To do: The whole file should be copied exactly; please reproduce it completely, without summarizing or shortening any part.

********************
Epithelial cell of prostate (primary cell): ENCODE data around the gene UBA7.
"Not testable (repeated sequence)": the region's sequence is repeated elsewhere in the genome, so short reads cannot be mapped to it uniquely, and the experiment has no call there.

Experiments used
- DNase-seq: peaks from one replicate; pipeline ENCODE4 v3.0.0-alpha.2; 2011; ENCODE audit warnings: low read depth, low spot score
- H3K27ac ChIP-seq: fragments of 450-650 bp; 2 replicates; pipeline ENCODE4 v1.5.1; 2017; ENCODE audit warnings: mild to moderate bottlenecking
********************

Epithelial cell of prostate (primary cell): ENCODE data around the gene UBA7.
"Not testable (repeated sequence)": the region's sequence is repeated elsewhere in the genome, so short reads cannot be mapped to it uniquely, and the experiment has no call there.

Experiments used
- DNase-seq: peaks from one replicate; pipeline ENCODE4 v3.0.0-alpha.2; 2011; ENCODE audit warnings: low read depth, low spot score
- H3K27ac ChIP-seq: fragments of 450-650 bp; 2 replicates; pipeline ENCODE4 v1.5.1; 2017; ENCODE audit warnings: mild to moderate bottlenecking